Court/Crime/Politics

California Democratic Party settles three harassment, discrimination suits for $2.9 million

Officials with the California Democratic Party paid out nearly $3 million to settle three lawsuits involving allegations of sexual harassment and discrimination by its chairman.

According to The Wall Street Journal, one of the cases involves three plaintiffs — Tina McKinnor, the party’s former operations director; John Vigna, its former communications director; and Spencer Dayton, an activist.



The three alternately alleged sexual assault, harassment and racial discrimination. In that case, the state Democratic Party is paying more than $1 million to settle, according to a person with knowledge of the matter, the WSJ reported.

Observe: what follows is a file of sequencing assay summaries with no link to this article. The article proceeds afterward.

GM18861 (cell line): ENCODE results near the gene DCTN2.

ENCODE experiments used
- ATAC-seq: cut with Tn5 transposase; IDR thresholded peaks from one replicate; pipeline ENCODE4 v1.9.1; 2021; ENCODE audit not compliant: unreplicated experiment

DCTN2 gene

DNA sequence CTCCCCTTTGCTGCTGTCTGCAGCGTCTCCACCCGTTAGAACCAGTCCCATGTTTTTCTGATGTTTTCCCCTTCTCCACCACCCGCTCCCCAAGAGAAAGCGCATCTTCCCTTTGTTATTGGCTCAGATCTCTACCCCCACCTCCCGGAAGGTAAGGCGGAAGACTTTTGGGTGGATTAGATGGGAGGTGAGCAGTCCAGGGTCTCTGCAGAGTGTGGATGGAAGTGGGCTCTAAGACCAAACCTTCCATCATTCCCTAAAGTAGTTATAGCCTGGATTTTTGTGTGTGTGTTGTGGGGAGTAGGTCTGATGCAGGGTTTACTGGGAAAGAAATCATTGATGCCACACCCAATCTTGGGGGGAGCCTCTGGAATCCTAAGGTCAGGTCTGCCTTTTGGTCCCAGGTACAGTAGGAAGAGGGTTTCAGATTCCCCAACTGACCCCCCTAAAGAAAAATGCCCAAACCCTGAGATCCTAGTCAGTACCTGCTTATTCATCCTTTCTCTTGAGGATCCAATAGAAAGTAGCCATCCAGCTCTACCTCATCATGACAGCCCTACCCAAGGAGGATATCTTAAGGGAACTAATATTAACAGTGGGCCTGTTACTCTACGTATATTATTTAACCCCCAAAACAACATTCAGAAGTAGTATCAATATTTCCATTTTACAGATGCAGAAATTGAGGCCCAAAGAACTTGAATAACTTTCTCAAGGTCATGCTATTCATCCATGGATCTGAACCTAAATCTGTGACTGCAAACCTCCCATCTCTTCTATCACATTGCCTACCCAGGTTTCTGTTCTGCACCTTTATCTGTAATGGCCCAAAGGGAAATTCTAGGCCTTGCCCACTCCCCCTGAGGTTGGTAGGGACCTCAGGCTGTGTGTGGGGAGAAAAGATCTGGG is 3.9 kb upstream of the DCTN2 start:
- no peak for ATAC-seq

Also, the party said it had reached an agreement on a settlement with William Floyd, who said he was sexually assaulted by former party chair Eric Bauman, who left his post in 2018. Floyd alleged that Bauman assaulted him multiple times while he served as the party leader’s personal assistant.

The state party agreed to pay Floyd $1.75 million but admitted no wrongdoing, according to a settlement agreement reviewed by the paper.

In the third case involving Bernard Stepp, a video editor who was working for the party, he claimed that Bauman repeatedly made unwanted sexual advances as well as harassed him.

In that case, the party reached a settlement agreement of $150,000.




Bauman previously had denied all the claims.

The party announced Friday it had reached the three settlements.

“Some of the California Democratic Party’s most sacred values are fairness, respect and dignity for all,” Chairman Rusty Hicks, who took over in June, said. “Moving forward together, we collectively reaffirm a steadfast commitment to our party’s values to win in 2020 and build a community that empowers every Californian.”

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